The High Court has thrown out a petition in which three voters wanted the electoral agency compelled to announce presidential results within seven hours after closure of polling stations.
Justice David Majanja on Monday ruled that the petitioners failed to demonstrate that the Constitution requires the commission to announce the outcome within seven hours.
Titus Alila, Jackline Otieno and Francis Ogada wanted the court to order the Independent Electoral and Boundaries Commission to announce the results without delays to avoid anxiety among the population.
The petitioners argued the seven days allowed by the Constitution to declare the presidential results was too long.
“IEBC has the discretion and flexibility to announce presidential results within the time prescribed by Article 138(10) of the constitution which states that they are to announce results within seven days,” said Justice Majanja.
The IEBC, the judge said, is an independent commission and is not subject to the control or direction of any person or authority but the Constitution.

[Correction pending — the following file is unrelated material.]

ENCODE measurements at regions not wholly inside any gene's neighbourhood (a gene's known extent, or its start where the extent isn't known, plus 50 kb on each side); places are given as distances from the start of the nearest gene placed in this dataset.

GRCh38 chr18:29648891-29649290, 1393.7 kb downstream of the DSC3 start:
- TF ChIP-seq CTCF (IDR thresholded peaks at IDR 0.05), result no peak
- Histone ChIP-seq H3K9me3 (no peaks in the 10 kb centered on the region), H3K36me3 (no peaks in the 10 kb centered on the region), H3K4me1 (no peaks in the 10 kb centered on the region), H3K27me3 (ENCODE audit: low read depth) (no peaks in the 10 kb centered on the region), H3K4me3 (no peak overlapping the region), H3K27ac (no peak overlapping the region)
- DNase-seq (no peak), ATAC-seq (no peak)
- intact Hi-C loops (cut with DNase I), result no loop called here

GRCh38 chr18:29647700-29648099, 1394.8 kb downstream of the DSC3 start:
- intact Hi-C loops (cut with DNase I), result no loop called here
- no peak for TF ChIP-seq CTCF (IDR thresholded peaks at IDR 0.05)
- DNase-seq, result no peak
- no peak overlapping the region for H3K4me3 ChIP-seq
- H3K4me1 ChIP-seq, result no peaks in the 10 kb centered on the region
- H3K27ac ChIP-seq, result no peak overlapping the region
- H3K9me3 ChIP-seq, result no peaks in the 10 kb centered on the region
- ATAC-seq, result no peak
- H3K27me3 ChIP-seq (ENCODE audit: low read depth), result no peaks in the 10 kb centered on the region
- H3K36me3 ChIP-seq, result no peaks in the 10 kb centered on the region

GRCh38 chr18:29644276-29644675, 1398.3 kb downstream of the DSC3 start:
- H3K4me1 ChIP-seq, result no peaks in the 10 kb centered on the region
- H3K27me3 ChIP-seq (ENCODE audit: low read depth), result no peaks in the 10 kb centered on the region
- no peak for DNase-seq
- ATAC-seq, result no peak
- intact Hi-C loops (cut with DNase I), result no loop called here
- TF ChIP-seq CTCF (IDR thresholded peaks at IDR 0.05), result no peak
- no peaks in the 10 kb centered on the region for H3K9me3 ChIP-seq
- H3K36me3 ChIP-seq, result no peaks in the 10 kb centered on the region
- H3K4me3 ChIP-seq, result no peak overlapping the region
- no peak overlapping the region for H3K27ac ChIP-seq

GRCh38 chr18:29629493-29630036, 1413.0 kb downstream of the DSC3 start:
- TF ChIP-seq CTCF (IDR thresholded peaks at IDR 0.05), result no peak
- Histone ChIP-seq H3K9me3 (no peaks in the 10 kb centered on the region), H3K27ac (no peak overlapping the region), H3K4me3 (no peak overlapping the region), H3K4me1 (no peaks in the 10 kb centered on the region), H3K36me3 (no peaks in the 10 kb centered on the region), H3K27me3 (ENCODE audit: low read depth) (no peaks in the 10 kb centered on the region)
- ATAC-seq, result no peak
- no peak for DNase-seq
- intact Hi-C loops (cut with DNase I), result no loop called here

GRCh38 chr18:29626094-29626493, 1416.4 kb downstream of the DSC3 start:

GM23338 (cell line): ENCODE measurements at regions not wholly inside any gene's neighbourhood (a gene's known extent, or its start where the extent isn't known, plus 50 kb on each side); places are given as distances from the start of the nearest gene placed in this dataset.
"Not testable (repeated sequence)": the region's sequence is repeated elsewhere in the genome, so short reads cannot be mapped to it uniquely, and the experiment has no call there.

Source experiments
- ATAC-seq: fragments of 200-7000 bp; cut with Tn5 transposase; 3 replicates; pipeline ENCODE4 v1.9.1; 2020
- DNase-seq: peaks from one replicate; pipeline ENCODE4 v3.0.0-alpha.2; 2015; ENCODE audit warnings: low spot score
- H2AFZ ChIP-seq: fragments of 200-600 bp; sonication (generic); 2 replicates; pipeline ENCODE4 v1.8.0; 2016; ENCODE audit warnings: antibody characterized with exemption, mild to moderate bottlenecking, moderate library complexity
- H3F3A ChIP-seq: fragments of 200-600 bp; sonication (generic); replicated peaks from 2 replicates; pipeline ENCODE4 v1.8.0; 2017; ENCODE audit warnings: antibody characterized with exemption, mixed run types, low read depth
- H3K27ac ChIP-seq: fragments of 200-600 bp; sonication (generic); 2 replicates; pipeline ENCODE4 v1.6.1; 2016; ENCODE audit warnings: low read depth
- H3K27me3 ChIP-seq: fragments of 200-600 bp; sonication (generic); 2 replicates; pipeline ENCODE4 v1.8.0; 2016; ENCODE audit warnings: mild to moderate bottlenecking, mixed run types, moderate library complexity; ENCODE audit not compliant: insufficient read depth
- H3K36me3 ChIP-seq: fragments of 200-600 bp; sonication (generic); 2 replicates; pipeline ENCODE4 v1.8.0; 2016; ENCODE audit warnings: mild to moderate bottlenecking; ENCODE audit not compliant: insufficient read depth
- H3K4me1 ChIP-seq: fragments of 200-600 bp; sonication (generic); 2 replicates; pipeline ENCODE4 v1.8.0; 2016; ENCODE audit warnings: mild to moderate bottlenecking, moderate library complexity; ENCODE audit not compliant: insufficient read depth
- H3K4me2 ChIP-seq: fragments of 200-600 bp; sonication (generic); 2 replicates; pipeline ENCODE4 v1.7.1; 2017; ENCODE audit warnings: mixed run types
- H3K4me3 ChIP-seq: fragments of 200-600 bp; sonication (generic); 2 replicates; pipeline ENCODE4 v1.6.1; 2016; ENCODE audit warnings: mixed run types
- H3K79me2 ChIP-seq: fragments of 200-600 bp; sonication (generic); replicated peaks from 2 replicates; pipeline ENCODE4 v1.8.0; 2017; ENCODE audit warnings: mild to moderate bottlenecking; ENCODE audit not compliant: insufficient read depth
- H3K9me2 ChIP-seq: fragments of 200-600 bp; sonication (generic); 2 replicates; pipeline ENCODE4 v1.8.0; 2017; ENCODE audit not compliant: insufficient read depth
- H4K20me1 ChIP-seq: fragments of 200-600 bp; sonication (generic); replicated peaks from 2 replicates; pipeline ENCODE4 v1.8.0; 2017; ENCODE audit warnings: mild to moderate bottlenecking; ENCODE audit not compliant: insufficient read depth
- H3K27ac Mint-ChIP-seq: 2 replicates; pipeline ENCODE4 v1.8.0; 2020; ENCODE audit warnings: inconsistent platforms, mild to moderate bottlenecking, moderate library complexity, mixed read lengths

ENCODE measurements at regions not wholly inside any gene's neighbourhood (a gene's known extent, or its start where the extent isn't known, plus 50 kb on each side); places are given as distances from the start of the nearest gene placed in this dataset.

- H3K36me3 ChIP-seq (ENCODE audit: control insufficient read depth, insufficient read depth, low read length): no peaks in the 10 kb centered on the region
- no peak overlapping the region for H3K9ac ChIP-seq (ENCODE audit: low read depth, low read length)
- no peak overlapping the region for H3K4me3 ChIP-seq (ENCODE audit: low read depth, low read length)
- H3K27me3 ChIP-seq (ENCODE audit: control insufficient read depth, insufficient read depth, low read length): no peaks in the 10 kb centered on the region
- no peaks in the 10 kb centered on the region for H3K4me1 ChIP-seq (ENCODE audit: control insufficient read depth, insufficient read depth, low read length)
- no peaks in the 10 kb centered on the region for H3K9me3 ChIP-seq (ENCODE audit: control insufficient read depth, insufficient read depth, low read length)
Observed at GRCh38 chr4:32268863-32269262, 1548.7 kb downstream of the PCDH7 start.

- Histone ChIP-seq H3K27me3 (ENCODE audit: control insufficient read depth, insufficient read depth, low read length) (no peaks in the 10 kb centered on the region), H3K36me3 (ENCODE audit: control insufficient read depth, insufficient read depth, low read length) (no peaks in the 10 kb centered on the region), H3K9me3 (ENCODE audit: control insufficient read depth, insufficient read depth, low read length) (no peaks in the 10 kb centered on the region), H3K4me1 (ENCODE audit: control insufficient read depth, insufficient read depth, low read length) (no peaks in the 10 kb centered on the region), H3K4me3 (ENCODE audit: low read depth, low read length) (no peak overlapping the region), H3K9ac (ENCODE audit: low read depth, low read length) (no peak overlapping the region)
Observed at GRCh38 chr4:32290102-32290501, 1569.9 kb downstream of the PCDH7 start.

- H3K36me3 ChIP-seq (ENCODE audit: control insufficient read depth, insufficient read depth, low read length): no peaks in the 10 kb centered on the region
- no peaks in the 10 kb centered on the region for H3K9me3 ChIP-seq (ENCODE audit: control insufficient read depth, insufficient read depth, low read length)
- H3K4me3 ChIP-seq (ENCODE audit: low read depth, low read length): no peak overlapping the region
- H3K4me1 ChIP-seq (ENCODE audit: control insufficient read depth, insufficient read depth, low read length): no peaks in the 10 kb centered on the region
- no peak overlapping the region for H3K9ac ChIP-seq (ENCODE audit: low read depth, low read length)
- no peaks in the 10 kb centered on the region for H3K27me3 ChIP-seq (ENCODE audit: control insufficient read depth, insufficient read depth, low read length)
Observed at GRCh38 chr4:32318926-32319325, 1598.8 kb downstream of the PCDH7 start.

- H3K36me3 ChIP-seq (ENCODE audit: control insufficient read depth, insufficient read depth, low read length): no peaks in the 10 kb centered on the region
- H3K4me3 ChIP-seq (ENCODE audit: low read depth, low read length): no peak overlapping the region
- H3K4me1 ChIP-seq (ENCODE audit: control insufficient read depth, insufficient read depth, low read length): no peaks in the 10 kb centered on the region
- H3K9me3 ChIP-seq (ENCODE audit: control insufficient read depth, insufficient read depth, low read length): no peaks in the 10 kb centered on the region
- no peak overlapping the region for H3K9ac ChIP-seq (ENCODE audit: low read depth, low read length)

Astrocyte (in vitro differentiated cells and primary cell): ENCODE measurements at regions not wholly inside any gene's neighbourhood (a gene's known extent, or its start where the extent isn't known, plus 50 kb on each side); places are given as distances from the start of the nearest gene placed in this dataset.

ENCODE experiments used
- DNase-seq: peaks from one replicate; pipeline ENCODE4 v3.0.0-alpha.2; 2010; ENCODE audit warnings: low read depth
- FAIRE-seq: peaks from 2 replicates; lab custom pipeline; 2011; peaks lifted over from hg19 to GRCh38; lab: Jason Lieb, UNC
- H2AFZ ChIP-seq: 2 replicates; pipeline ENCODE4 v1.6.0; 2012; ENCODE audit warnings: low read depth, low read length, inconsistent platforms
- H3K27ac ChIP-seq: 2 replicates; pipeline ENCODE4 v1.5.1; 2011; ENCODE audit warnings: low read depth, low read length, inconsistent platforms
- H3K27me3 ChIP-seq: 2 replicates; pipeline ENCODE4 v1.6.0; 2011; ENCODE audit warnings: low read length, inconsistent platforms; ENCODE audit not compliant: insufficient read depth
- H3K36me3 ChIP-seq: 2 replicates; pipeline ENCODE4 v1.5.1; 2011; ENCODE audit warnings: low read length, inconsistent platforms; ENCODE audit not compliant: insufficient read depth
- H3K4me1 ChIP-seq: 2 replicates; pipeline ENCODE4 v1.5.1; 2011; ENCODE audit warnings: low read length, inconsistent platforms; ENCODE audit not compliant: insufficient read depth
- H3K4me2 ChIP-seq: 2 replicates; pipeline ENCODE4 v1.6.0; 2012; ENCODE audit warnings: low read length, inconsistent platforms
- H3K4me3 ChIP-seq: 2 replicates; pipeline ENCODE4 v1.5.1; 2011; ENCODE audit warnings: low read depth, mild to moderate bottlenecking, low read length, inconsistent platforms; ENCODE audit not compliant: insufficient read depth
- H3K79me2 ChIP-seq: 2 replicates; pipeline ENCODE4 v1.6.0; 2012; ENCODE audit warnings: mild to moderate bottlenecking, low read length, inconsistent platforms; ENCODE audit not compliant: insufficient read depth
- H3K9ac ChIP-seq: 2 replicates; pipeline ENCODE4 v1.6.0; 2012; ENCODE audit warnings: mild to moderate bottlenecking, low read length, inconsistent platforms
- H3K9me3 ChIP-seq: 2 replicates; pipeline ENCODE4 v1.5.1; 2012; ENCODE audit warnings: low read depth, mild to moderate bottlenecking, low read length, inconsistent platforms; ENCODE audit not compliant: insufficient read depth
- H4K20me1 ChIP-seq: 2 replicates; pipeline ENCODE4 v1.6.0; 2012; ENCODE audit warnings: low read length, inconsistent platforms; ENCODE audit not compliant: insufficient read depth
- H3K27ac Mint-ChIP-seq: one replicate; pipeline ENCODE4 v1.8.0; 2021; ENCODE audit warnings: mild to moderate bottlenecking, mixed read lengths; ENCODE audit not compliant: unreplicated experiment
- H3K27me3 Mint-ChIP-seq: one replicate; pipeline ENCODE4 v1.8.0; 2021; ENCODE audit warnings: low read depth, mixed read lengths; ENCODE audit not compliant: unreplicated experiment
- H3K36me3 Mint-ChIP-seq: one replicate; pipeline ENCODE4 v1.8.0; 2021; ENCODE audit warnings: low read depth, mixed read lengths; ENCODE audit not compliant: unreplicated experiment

“The court will only intervene where it is clearly demonstrated that there is violation of the Constitution," he said.
"It follows that that the petition must now be dismissed."
The petitioners had argued that their petition was in the public interest since Kenyans have invested Sh3.8 billion in the Kenya Integrated Election Management System (KIEMS) to ensure fast electronic transmission of results from polling stations to the national tallying centre.
KIEMS, they argued, would ensure that results from all polling stations are electronically transmitted and tallied within seven hours at the national tallying centre.
But the court rejected their plea, with Justice Majanja stating that the petitioners had also failed to demonstrate that the IEBC would violate their fundamental rights and freedoms by delaying the results.
“Assuming the provisional presidential results are not announced within seven hours, it is not clear how each of the rights enumerated in the constitution may be violated by IEBC,” said Justice Majanja.
The electoral commission had opposed the petition and pointed out that it would be difficult to announce presidential results within seven hours.
The high number of polling stations and the unforeseen challenges that may arise from one station to another, IEBC lawyer Erick Gumbo argued, would make it difficult to achieve the seven-hour target.
Mr Gumbo argued that there was a varying number of registered voters in the 40,833 polling stations spread across the country and, therefore, it would be difficult to close at the same time to achieve the target.
He also argued that the High Court lacked jurisdiction to hear and decide on the case the IEBC feels should be handled by the Supreme Court.
But Justice Majanja ruled that the High Court retains primary jurisdiction to interpret the Constitution.